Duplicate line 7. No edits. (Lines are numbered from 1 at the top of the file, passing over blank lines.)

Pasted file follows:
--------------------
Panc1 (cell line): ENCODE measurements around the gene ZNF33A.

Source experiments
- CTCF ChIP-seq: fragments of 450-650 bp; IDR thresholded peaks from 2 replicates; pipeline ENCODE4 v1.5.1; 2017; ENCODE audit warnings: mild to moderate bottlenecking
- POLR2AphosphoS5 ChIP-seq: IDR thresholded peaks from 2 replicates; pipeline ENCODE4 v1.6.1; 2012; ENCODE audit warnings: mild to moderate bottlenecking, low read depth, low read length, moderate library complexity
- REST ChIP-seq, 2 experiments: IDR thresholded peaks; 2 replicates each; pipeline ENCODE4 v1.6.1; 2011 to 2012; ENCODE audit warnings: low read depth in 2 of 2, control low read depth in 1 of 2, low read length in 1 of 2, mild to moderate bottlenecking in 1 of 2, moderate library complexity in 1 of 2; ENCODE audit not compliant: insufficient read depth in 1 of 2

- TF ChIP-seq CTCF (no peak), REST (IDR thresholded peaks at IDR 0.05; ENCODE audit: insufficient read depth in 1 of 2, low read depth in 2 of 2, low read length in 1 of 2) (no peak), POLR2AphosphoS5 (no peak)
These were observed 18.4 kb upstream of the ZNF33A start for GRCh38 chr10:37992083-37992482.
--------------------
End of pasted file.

These were observed 18.4 kb upstream of the ZNF33A start for GRCh38 chr10:37992083-37992482.